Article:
Yet, Albania's European integration is lagging due to the EU's latent crisis and Tirana's issues. The next step, confused by many enthusiasts with full integration, is the visa liberalisation for Albanian citizens. Albania was left out last December, but liberalisation seems imminent a year later. However, some EU member governments are greatly sceptical on the prospect of opening the borders to a country like Albania, where a third of the population migrated abroad.
Nevertheless, for young Albanians, the prospect of migrating now seems less alluring than in the past. “I would not leave,” says Aldi, an engineering graduate in Tirana. “I do not think a Western country could offer me a better future than Albania can. I would probably end up in unqualified, poorly paid jobs – there is no point in wasting years of study for something like that.” Elona, from Kuçova, in her last year of studies in the psychology faculty, comments, “All my life is here – my friends, my job, the places I belong to. Why sacrifice that? I would not leave, but I would go abroad only for something like an MA or a PhD – then I would come back.”
They look like all young people from any European capital would, but many of them never actually left the country. They do not travel much, and when they do it is mostly in the Balkans, in the most popular tourist locations, or Turkey at the farthest – only where Tirana's foreign policy obtained visa liberalisation and bilateral agreements. The Europe bound by the Schengen visa agreement gets to Albania only through the television and the web, but this is not enough to get Albanians out of their isolation.
Created by nationalist history books and perpetuated by the country's bureaucratic and cultural isolation, the perception of Albania by young people has not changed since Hoxha's times. The country still seems to be perceived as an isle floating on the ocean, without any similarity or relationship with its neighbours. “We are Europeans, but peculiar ones” is the common answer. Ilir, a 24-year-old with a university degree in history heatedly states, “We are not Balkans. We have nothing in common with Serbs, Greeks, or Macedonians.” He has never been to Serbia or Greece, only to the Albanian part of Macedonia. Nonetheless, he imagines his neighbours as very much different than his compatriots. Alba, a 22-year-old medical student agrees, “Different and irreconcilable for history and culture,” as history books teach that Albanians are direct descendants of the Illyrians who now find themselves in a sea of Slavic and Balkan otherness. Selvija shrugs, “I do not know other countries, but I think Albanians are different.” Albania's peculiarity seems to be taken for granted even by the most tolerant.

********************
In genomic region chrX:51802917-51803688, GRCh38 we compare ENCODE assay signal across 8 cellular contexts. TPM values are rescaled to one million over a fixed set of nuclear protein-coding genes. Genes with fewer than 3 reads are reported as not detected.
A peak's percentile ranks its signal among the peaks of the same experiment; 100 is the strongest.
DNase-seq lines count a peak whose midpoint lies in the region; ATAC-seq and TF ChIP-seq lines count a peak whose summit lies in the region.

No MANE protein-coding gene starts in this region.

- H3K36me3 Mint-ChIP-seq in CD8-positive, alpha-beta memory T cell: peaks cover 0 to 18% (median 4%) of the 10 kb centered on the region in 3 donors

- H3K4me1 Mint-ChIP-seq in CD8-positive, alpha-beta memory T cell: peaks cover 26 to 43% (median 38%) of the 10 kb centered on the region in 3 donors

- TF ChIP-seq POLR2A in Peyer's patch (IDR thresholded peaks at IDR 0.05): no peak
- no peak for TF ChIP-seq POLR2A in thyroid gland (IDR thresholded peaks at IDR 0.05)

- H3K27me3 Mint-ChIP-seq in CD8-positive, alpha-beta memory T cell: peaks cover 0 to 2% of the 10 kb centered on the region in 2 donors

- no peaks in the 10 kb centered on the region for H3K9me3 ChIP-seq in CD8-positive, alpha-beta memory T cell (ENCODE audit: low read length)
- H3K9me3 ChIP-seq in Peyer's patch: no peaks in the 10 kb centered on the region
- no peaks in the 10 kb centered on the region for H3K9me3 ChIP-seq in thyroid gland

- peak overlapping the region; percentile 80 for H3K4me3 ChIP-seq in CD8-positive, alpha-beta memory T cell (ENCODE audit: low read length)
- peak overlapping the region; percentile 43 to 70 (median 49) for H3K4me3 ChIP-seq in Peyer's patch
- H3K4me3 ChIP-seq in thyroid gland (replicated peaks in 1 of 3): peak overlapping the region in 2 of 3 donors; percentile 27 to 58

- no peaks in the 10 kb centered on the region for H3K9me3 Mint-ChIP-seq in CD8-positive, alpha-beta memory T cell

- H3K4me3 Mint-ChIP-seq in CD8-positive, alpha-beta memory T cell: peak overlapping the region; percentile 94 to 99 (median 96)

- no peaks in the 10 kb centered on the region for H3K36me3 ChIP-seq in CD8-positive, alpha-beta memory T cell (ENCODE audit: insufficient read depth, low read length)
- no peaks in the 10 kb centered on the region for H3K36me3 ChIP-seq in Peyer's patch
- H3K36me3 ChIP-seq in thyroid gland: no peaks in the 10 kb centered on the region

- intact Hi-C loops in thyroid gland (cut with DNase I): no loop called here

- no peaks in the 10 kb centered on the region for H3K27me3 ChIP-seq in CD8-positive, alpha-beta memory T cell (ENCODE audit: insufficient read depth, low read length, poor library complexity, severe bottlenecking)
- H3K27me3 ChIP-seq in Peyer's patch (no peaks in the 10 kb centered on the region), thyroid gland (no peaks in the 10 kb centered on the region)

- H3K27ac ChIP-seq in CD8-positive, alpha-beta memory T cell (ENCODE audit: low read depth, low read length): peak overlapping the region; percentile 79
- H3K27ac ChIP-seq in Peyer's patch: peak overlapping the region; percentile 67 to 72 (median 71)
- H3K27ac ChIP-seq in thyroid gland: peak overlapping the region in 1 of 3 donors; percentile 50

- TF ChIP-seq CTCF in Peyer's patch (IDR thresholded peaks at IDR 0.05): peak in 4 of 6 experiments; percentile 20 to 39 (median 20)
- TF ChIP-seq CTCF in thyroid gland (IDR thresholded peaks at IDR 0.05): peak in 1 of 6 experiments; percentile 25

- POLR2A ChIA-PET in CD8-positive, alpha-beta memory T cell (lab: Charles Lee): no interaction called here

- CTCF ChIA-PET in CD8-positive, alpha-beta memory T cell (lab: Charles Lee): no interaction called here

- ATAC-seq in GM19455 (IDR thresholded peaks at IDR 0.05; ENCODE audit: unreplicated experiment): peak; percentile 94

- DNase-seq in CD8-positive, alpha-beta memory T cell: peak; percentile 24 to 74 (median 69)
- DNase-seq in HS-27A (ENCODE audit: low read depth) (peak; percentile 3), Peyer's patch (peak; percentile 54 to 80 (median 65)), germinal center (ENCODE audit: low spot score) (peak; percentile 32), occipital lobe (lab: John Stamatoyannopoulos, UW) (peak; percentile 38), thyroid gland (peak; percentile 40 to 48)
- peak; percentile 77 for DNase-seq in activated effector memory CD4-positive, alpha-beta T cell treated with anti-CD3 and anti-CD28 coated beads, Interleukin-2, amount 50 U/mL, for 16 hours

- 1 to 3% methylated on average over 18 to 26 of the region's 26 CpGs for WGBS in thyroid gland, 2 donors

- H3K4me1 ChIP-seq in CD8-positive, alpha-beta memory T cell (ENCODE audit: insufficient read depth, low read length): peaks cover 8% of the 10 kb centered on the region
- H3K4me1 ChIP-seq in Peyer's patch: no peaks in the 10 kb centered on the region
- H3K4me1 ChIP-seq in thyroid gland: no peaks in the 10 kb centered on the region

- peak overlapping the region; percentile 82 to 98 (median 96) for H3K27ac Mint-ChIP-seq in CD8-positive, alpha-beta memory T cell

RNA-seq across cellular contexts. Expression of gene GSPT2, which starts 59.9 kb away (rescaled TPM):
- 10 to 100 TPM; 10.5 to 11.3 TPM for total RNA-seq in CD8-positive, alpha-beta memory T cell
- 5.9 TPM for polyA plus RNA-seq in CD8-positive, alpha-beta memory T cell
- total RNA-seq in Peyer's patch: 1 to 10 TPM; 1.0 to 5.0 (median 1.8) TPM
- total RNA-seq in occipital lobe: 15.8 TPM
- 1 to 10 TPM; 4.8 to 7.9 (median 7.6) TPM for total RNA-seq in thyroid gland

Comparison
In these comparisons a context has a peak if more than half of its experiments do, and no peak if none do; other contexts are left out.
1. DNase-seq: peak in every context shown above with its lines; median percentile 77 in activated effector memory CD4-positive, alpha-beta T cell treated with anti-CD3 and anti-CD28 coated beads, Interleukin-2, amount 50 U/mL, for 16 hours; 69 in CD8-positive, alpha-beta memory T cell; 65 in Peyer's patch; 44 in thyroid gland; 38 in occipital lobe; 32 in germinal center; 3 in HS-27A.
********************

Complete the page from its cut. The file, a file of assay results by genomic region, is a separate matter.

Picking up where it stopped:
Tirana seems to be launched towards Brussels and nobody sees credible alternatives. Young people spend their days the Balkan way, going from one café to another, are passionate consumerists, and seem to have internalised the new values brought about by globalisation. Apathetic and apolitical, they have no alternatives to offer their country. Even those who chose to enter politics ended up conforming to the consolidated, cumbersome models of traditional leaders, carrying the country's heavy past on themselves.
Between isolation and inferiority complexes, the only goal in view seems to be economic renaissance – and normality.